Senate President Juan Miguel Zubiri on Sunday stood his ground to push for a P150 legislated wage hike across the country.
“I know many businessmen will be mad at me, but share-share lang. They also need to share their blessings with workers,” Zubiri said. “We need to focus on this and that’s my promise.”
He guaranteed the Senate will make a stand on this issue.
“It remains unwavering in its commitment to increase the wages for all daily wage workers nationwide through a legislated wage hike,” the Senate leader said.
Zubiri also acknowledged that he said he was amenable to a P100 wage hike for workers in the National Capital Region–which got a P40 daily increase starting Sunday–in response to a query from a television presenter last week.
But he stressed that his original stance was a uniform P150 salary increase for laborers throughout the country.
He said he is confident that with the release of the most recent Pulse Asia nationwide survey a few days ago where there is an overwhelming clamor for wage increases, the Senate will listen to the Filipino people and fulfill its mandate of advancing their welfare.
The latest Pulse Asia survey conducted from June 19 to 23 shows that the most urgent national concern overall, increasing the pay of workers, ranked second among the top issues at 44 percent after controlling inflation, which stood at 63 percent.
Pulse Asia also surveyed Filipinos on how much they spend on regular monthly household expenses such as housing, food, electricity, water, communications, transportation, and the like. Some 38 percent of the respondents answered P15,001 or more, while 17 percent answered P14,001 to P15,000 and only 13 percent said they spent lower than P8,000.
Also in the same survey, respondents were asked whether or not theyare in favor of the proposal to increase by P150 the daily minimum wage of workers in the private sector.
A whopping 97 percent said they agree with the proposal.
This question, Zubiri said, was actually a “rider” that his office pushed for inclusion in the Pulse Asia survey questions.
He said the results were “astounding,” as almost 100 percent agreed with the proposal.
According to Zubiri, he will use the recent Pulse Asia survey as an “Exhibit A” to convince his colleagues to support the measure when the Senate resumes deliberation on the legislated wage hike.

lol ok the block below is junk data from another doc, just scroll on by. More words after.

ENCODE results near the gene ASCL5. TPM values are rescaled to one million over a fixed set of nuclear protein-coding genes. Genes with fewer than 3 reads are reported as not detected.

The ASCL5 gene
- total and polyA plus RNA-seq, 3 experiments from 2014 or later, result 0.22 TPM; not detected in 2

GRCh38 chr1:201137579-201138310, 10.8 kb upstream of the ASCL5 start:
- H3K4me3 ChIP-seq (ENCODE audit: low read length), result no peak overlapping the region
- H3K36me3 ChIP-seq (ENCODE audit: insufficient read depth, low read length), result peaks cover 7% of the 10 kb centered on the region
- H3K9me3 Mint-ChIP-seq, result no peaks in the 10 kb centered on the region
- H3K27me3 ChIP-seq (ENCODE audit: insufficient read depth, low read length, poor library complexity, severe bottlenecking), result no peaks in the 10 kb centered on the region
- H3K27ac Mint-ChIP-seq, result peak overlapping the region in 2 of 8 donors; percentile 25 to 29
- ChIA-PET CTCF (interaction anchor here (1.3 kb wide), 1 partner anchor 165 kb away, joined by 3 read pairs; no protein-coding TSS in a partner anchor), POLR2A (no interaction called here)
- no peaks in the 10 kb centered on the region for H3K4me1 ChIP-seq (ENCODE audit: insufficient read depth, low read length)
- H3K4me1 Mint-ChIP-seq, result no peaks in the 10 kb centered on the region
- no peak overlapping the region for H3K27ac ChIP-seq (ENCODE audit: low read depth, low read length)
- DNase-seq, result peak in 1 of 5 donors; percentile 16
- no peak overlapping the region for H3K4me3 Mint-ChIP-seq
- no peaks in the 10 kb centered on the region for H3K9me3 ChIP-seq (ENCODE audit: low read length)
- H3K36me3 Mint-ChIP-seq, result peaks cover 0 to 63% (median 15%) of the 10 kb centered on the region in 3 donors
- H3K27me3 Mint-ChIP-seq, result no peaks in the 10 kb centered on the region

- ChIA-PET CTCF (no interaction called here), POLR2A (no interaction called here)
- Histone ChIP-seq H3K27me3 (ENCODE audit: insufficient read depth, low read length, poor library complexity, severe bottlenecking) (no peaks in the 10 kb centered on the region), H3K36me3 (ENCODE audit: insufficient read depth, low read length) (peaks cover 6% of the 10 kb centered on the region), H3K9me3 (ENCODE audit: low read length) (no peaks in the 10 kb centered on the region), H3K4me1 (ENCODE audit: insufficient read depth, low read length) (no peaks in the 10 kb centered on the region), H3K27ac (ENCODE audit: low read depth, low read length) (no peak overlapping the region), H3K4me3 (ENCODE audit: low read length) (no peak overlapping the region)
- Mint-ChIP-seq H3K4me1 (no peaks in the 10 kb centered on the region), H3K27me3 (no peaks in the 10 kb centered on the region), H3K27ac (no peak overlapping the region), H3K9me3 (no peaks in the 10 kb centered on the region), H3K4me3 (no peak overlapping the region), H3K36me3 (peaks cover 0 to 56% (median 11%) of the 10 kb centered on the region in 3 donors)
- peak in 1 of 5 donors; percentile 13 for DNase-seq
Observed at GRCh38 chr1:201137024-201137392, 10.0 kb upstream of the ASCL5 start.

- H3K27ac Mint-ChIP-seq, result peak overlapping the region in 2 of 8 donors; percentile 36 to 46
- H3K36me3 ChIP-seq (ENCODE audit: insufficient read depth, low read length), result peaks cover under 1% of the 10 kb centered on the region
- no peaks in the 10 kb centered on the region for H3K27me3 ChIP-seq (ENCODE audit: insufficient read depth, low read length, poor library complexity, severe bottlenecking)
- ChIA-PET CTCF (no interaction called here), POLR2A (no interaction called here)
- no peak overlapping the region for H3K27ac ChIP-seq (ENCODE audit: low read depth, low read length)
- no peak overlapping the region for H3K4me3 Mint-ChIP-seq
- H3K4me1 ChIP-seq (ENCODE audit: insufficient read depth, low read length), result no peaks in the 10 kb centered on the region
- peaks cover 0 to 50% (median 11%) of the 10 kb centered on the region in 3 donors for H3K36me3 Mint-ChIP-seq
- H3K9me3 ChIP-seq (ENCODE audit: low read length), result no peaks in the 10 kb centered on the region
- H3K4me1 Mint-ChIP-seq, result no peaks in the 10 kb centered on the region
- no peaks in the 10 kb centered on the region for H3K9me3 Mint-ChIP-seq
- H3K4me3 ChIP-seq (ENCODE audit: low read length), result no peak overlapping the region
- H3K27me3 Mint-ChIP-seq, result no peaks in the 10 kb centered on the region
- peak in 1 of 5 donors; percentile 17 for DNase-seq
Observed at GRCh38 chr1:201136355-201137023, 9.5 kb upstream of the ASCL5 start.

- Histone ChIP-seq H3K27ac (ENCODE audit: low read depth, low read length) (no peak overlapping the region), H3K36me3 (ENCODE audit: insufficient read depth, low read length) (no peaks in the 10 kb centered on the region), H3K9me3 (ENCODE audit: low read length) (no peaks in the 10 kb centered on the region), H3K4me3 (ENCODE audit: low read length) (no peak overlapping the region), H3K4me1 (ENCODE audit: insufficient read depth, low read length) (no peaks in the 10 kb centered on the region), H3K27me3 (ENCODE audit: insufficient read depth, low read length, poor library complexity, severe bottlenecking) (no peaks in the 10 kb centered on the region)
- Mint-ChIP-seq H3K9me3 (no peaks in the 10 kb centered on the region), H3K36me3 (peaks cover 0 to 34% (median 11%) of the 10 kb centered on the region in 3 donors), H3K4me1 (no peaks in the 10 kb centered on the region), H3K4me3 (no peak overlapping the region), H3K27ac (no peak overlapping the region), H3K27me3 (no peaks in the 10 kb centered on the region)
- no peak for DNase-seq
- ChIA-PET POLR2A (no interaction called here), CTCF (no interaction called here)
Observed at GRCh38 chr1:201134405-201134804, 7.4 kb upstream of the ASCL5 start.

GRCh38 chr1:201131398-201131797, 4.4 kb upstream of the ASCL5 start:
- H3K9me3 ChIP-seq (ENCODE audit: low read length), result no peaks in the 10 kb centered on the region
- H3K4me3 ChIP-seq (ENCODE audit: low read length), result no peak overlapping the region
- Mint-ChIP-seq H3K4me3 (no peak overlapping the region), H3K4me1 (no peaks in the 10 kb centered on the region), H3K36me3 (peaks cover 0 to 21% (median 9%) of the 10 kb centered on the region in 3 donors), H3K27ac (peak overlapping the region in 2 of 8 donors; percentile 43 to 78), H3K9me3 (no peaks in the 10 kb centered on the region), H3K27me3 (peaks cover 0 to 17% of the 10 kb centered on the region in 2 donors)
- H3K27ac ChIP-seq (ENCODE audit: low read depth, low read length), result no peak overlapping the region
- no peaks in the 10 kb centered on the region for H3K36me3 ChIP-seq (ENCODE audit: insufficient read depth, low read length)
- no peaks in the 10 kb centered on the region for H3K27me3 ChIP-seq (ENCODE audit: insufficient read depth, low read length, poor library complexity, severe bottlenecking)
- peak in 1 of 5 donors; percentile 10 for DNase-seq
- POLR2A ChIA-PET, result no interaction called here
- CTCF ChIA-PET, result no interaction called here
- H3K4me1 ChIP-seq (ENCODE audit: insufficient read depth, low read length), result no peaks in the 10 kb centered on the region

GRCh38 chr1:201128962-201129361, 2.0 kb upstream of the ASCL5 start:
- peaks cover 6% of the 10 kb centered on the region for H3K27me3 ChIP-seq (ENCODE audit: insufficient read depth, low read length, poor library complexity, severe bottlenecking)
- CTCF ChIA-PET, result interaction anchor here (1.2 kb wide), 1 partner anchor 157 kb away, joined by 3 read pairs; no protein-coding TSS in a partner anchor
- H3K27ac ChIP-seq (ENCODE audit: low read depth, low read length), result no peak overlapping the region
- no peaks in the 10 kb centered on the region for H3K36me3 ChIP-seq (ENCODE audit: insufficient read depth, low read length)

The idea, he said, is to have a uniform P150 minimum wage increase nationwide, and they are eyeing several proposals on how to accomplish this.
“We can make it graduated. For example, in the NCR, we will add P100.
In Luzon, Visayas, and Mindanao, let’s make them P150 so it will be equal for everybody. Or let’s make it P110 in Metro Manila and P150 for all,” Zubiri said.
The regional wage board approved last June a P40 increase in theminimum daily wage for private sector workers in Metro Manila. The order takes effect today, July 15. The wage order is expected to directly benefit 1.1 million minimum wage earners in NCR but is widely seen as being inadequate.
Meanwhile, the chairman of the House Committee on Labor and Employment, Rizal Rep. Fidel Nograles, said the government should aggressively move to bring down the cost of basic goods as a complement to a wage hike.
“Our efforts to improve workers’ quality of life should not stop with a wage hike. We also need to aggressively move to lessen the cost of commodities to increase workers’ purchasing power,” Nograles said.
With the latest wage adjustment, the daily minimum wage rate in Metro Manila would be raised to P610 from P570.
There are also 10 other wage hike petitions that are pending with various wage boards, the Department of Labor and Employment announced in May.
Nograles hailed the wage increase, though he admitted that workers might consider it a pittance considering the soaring prices of goods.